A Dirty Story
Disclaimer: the film I write about here is unfortunately not readily available at your local video store or netflix queue—and for that, I apologize. I have heard that is available on video in the U.S. if you look hard and get lucky.
A Dirty Story (1977), by French post-new wave director Jean Eustache, is a 50 minute short film in two parts. I was able to see it, screened in the original format, at the Berkeley Film Archive. The BFA hosts an impressive calendar of screenings and film series, which you can peruse here: http://www.bampfa.berkeley.edu/.
The first part of A Dirty Story, shot in 35mm, presents an actor accounting his experience of finding a peephole into the ladies’ toilet of a café he frequents. The actor, Michael Lonsdale, recounts the story to a group of three women and one man, whose faces appear quite titillated and engaged by the tale. Later, their responses confirm this reaction.
Michael explains that the hole is at floor level, and provides a direct line of sight to the ladies’ vaginas. He quickly becomes addicted to the hole, and spends hours upon hours in the café along with other addicts, taking turns looking at the women as they pee and shit. Through the course of this experience, he finds that he is repulsed by some vaginas and turned on by others. By looking at the women’s shoes, he matches the vaginas to their owners, and is surprised to find he is often attracted to the vaginas of ugly women, and repulsed by the vaginas of beautiful women. This comes as a kind of revelation to Michael; that all the conventional standards of beauty are trumped by the true indication of attraction. At no point does he describe what physical features he is attracted to—size, shape, color, coiffure, etc. Eventually, he becomes so obsessed by the hole that he decides to quit it, cold turkey.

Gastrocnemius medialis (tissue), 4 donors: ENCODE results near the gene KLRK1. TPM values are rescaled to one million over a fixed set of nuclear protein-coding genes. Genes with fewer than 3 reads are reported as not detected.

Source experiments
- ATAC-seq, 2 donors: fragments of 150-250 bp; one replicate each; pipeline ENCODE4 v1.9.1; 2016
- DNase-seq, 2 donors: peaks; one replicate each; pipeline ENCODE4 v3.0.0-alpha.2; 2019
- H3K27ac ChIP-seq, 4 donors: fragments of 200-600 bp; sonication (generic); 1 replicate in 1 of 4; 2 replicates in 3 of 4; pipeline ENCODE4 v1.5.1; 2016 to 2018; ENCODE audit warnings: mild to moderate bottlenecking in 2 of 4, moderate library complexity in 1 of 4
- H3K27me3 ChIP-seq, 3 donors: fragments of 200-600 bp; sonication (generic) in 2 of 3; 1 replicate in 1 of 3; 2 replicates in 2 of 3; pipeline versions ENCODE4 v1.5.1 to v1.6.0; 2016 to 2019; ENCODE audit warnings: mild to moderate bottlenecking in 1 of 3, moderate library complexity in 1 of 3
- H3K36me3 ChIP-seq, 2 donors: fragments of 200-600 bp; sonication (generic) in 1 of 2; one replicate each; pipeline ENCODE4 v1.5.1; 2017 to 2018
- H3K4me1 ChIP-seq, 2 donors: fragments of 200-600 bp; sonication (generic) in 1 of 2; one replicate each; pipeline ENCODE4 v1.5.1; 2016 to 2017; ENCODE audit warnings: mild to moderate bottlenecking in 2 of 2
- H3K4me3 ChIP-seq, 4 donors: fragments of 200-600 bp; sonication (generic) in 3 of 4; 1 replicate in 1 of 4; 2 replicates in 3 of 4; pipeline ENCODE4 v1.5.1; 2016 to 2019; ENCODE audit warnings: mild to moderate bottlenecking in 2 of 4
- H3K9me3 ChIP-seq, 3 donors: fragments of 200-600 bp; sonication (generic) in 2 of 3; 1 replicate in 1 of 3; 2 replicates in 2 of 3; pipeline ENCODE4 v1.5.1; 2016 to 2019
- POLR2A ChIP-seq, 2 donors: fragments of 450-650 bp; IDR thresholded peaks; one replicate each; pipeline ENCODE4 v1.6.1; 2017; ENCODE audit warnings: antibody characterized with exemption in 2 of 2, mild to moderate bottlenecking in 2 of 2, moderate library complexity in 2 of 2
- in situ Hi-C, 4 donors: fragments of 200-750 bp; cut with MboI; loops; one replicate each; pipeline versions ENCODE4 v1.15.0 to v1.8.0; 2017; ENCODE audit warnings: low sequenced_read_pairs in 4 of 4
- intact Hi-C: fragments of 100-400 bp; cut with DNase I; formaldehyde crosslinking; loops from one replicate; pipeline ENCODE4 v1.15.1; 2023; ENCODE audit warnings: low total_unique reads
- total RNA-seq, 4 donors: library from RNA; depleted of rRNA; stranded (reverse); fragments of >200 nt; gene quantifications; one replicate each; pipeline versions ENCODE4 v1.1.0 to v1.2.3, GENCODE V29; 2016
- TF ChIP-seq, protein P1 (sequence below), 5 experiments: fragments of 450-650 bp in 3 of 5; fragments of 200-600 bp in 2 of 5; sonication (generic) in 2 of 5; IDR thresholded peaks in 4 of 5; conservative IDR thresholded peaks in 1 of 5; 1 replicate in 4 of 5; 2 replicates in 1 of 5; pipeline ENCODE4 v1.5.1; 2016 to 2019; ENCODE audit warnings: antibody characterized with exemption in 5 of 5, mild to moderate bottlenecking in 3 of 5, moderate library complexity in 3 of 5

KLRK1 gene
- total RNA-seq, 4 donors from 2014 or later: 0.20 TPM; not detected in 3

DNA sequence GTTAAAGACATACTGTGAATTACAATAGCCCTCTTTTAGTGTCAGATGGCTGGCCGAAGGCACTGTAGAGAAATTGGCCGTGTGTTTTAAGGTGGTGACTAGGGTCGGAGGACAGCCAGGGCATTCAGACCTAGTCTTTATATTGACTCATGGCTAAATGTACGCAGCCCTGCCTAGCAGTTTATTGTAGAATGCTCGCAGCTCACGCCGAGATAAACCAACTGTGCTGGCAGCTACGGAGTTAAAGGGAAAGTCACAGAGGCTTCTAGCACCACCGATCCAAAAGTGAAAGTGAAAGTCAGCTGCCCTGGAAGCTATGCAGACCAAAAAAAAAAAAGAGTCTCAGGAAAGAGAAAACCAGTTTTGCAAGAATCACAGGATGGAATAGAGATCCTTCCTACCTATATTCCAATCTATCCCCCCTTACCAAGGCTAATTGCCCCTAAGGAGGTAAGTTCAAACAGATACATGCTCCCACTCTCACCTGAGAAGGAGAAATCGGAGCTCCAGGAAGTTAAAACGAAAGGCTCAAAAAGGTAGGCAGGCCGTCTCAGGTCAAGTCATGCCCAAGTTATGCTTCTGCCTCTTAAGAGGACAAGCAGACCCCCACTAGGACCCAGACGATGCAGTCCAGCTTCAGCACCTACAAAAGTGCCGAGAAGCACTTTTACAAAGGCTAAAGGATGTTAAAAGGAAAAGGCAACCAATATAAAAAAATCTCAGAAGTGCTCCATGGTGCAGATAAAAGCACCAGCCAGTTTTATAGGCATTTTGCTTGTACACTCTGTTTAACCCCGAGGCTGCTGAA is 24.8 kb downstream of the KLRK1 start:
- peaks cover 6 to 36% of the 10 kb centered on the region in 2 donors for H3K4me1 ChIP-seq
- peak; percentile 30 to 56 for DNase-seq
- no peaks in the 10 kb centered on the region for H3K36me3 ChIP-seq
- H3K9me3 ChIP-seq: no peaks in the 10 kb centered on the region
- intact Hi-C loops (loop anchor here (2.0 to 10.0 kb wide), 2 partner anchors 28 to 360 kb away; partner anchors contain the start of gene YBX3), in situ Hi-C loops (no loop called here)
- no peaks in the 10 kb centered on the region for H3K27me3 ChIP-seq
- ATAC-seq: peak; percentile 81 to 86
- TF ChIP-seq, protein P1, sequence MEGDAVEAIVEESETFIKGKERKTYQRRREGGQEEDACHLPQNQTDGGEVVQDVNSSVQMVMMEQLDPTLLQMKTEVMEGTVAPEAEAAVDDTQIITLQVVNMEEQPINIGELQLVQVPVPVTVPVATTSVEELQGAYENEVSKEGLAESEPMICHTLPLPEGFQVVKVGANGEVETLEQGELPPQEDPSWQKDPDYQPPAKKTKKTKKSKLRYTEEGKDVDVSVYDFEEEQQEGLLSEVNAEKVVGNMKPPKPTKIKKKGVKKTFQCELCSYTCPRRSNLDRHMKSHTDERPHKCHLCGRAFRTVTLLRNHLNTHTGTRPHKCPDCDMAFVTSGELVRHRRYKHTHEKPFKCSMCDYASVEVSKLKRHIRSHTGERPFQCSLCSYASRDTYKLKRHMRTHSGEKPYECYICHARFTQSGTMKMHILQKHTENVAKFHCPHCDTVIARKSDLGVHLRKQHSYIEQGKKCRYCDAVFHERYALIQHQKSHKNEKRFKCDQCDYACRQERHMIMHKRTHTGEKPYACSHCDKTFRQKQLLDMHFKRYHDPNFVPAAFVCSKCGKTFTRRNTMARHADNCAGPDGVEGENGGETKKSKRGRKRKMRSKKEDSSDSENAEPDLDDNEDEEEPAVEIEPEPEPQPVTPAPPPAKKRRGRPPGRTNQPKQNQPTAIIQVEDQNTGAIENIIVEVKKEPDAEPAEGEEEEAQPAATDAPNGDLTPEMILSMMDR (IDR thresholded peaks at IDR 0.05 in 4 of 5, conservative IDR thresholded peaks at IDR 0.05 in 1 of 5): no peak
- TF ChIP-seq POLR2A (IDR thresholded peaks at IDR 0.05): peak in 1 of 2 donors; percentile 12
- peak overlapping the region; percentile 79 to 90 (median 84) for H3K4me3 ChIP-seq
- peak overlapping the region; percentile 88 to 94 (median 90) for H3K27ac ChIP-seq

The second half of the film is shot in 16mm, and presents a different man recounting the same story. The stories are almost identical—there are some small discrepancies in phrasing, but all the major and minor details are the same. The significant difference is that the second part is technically a documentary. The man telling the second dirty story, Jean-Noël Picq, is the man whom the story actually happened to. His audience is comprised of three different women and one different man, who find the story generally less scintillating but not entirely objectionable.
The premise of this film provides me with a hefty amount of critical fodder and I will try to be as organized as possible in my response. It seems to me that the three major notions at play are as follows.
1. Voyeurism and the pleasure and politics of seeing.
2. Eroticism, including everything that may fall under this umbrella, such as sexuality, sex (as in male and female) and sex (as in fucking).
3. Subjectivity and truth in story telling.
I must admit that I had to consciously withhold any objections to the story arising from on-the-spot feminist interpretation. It would have been foolish (and easy) to write A Dirty Story off as a misogynist fantasy, and I do believe that my understanding of the film is more profound as a result of this initial restraint. But since the film is primarily men talking about anonymous women’s vaginas, I would be remiss not to look at it through a feminist lens. Michael and Jean lament that the hole allowed them to see women’s vaginas in an immediate and direct fashion that is not replicated in normal life, even during consensual sex. They also remark that women do not expose themselves in public the way male flashers are want to whip their cock out on the subway train. In addition, they both describe a beautiful women with a disgusting vagina who catches on to the scheme, and becomes more ashamed and humiliated than she would have been had she been raped (their words, not mine).